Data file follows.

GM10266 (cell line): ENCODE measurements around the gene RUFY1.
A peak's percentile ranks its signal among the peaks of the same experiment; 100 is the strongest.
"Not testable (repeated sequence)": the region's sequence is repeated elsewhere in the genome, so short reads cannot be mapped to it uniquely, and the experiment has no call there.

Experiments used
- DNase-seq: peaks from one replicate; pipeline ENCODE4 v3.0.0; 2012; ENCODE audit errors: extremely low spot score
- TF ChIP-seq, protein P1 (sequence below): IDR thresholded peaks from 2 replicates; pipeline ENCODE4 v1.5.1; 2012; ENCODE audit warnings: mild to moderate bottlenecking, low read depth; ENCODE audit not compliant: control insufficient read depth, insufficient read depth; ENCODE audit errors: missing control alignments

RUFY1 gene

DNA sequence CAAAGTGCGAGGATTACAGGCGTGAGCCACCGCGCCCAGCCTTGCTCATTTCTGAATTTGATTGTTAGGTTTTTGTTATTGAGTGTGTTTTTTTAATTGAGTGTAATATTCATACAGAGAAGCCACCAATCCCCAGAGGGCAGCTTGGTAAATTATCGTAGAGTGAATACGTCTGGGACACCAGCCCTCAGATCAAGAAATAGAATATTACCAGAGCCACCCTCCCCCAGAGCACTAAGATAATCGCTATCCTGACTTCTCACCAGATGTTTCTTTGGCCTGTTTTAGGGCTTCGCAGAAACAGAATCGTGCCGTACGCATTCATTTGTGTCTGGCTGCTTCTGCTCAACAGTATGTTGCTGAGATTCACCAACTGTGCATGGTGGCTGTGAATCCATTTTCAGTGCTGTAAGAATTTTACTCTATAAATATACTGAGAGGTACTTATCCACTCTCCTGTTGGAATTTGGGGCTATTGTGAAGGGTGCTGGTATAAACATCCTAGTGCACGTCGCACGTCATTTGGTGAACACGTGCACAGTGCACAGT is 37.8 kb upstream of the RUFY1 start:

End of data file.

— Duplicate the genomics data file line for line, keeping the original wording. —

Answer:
GM10266 (cell line): ENCODE measurements around the gene RUFY1.
A peak's percentile ranks its signal among the peaks of the same experiment; 100 is the strongest.
"Not testable (repeated sequence)": the region's sequence is repeated elsewhere in the genome, so short reads cannot be mapped to it uniquely, and the experiment has no call there.

Experiments used
- DNase-seq: peaks from one replicate; pipeline ENCODE4 v3.0.0; 2012; ENCODE audit errors: extremely low spot score
- TF ChIP-seq, protein P1 (sequence below): IDR thresholded peaks from 2 replicates; pipeline ENCODE4 v1.5.1; 2012; ENCODE audit warnings: mild to moderate bottlenecking, low read depth; ENCODE audit not compliant: control insufficient read depth, insufficient read depth; ENCODE audit errors: missing control alignments

RUFY1 gene

DNA sequence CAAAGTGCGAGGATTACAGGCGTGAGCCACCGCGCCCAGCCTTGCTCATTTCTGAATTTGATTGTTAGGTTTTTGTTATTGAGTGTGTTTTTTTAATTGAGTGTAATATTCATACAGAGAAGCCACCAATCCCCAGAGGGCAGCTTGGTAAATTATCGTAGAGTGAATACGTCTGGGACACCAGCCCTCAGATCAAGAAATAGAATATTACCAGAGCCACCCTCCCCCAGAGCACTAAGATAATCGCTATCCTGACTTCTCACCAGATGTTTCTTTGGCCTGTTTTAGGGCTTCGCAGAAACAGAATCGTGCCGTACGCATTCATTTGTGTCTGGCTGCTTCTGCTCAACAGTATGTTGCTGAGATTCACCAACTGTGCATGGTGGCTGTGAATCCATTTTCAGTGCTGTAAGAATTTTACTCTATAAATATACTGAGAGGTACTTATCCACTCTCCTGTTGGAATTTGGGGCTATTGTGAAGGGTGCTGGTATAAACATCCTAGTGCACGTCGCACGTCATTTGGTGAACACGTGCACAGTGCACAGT is 37.8 kb upstream of the RUFY1 start: